Broken Heart Syndrome
Stories of husbands and wives who have spent decades together and then die within days of each other, despite no known major illness, are often publicized as romantic. But what is the science behind these occurrences? Is it possible to die of a broken heart? It undeniably happens, but the occurrences are fairly rare.
It Feels Like a Heart Attack
There are many factors at play, most having to do with stress and the chemicals your body produces when dealing with a stressful situation. In broken heart syndrome, also known as Stress Cardiomyopathy, the patient feels as though they are having a heart attack. Shortness of breath, chest pain, and dizziness are all typical symptoms.
Diagnosing Broken Heart Syndrome
When presenting at the hospital with these symptoms, a clinical team will most likely order tests to first rule out a heart attack caused by arterial blockage and may include an ECG, an echocardiogram, chest x-ray, MRI and/or an angiogram. If no sign of blockage is found, the diagnosis and treatment would move to determine if it could be broken heart syndrome in which rapid and severe heart muscle weakness (dilated cardiomyopathy) occurs. This usually includes examining the stress factors in a person’s life and the possibility of such a condition.
Life Events Can Trigger Extreme Stress
Grief after losing a loved one, fear (the term “scared to death!” comes to mind), extreme anger, and sudden surprise can lead to stress cardiomyopathy. The adrenaline released during episodes of these stressors temporarily “stuns” the heart, causing the blood vessels to constrict and blood pressure to drop, but the good news is recovery is much faster than with an actual heart attack.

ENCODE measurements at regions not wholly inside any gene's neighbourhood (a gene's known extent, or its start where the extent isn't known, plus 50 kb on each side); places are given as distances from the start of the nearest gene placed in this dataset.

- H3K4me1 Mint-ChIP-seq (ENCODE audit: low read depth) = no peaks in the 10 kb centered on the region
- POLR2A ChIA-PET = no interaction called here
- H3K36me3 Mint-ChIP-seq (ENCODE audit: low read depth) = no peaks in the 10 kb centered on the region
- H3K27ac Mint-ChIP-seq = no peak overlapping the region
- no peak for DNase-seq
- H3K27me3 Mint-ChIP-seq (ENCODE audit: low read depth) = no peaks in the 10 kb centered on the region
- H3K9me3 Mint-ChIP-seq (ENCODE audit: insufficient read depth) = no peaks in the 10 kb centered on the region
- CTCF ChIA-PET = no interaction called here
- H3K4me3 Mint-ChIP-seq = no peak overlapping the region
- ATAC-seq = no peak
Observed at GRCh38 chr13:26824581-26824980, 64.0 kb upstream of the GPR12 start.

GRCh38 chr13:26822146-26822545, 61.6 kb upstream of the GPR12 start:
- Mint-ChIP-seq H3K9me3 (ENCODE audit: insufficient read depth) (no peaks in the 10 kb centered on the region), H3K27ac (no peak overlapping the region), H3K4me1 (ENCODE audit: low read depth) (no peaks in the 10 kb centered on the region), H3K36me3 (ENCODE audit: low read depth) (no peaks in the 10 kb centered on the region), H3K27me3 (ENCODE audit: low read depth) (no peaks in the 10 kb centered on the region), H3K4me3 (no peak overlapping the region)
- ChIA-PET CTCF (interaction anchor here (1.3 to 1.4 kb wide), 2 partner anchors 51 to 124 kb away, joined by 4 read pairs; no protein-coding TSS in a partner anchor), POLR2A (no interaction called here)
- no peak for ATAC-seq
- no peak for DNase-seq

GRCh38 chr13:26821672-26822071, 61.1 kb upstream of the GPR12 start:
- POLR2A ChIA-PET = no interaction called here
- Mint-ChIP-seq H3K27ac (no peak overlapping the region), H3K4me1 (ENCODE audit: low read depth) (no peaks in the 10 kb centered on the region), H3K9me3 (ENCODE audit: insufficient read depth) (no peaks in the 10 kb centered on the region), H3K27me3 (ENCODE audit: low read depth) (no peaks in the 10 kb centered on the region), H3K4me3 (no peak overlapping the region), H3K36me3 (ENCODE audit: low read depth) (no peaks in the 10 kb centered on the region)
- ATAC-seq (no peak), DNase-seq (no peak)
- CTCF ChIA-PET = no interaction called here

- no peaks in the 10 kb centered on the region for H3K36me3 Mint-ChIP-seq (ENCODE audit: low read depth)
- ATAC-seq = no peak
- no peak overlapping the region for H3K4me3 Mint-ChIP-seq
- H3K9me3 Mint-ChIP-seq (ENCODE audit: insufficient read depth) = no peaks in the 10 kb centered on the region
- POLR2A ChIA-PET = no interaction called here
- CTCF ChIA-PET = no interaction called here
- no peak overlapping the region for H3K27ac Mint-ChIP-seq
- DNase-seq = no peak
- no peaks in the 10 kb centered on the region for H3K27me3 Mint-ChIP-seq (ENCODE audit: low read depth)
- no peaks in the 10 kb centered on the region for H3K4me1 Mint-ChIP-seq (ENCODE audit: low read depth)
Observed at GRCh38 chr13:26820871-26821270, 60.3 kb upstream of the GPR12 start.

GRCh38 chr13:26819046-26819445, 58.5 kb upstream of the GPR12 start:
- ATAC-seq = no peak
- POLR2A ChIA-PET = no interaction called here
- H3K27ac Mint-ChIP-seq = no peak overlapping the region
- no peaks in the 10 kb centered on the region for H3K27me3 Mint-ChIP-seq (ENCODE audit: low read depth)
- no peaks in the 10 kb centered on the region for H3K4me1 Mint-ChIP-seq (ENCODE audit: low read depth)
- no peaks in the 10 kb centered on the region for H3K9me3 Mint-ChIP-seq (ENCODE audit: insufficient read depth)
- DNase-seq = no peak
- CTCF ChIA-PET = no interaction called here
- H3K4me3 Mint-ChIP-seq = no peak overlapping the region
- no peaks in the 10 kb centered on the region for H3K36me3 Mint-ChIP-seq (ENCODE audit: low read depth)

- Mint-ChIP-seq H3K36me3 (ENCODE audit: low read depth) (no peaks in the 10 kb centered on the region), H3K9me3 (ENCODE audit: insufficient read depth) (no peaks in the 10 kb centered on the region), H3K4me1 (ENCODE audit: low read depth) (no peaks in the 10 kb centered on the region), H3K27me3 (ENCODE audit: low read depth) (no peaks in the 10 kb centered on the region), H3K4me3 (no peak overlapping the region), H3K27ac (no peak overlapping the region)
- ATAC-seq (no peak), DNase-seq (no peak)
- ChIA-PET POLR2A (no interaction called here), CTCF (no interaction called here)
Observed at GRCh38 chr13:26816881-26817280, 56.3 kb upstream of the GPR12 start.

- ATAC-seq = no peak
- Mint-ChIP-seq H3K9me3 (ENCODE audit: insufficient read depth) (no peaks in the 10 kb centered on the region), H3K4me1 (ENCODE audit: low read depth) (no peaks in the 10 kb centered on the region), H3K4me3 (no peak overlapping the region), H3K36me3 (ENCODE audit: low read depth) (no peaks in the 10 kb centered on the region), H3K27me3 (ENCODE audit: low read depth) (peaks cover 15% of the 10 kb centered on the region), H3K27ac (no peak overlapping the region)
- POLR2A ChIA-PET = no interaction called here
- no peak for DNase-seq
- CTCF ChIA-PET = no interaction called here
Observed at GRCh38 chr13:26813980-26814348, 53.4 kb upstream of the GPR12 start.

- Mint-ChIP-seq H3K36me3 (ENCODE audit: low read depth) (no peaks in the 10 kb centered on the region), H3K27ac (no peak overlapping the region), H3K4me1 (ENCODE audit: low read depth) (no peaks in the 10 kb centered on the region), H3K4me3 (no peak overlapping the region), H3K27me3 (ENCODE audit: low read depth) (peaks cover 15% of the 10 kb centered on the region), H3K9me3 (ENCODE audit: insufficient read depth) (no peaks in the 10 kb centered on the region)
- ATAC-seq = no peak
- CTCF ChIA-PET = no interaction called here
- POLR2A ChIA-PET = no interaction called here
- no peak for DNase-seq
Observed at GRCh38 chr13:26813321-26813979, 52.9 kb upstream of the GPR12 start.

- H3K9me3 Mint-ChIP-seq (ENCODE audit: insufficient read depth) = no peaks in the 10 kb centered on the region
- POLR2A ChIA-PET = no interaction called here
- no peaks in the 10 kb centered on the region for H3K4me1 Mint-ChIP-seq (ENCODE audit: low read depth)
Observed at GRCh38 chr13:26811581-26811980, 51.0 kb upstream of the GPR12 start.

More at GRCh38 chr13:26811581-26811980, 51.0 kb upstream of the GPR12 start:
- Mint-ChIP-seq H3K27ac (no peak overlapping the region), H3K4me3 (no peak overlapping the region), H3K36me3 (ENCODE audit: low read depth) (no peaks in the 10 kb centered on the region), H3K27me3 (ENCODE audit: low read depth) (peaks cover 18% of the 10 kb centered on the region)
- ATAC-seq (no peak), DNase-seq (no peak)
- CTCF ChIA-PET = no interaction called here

Treating Broken Heart Syndrome
Once diagnosed, to reduce the workload on a patient’s heart, doctors may prescribe a short course of medications typically used for heart attack sufferers such as beta blockers, diuretics, or ACE inhibitors. They may also keep the patient in the hospital for a short time to observe their recovery.
A True Broken Heart?
In addition to stress cardiomyopathy, there may be other factors at play in what may seem like a sudden passing after someone loses their lifelong partner. Many of these people are now on their own and may not take care of themselves the way they used to when they had another person to care for or to care of them. Depression after losing a spouse can lead to not eating well (or at all), not sleeping well, and/or not taking medications properly. These things can result in serious illness, especially in the elderly. So while broken heart syndrome can certainly contribute to what seems like a heart attack, a metaphorical broken heart can also be a factor in following someone into death after a long and happy life.
June 12, 2018 at 1:00 pm, David said:
I work in geriatrics and see alot of life changes and broken hearts, and certainly much of your audience is medical or healthcare associated– can you provide some rresources to better understand how this cardiomyopathy happens?
June 14, 2018 at 7:52 am, AED Superstore said:
Thank you for your comment. There are many articles which address stress cardiomyopathy. Here are two which explain the condition particularly well in laymen’s terms: Johns Hopkins and Harvard Health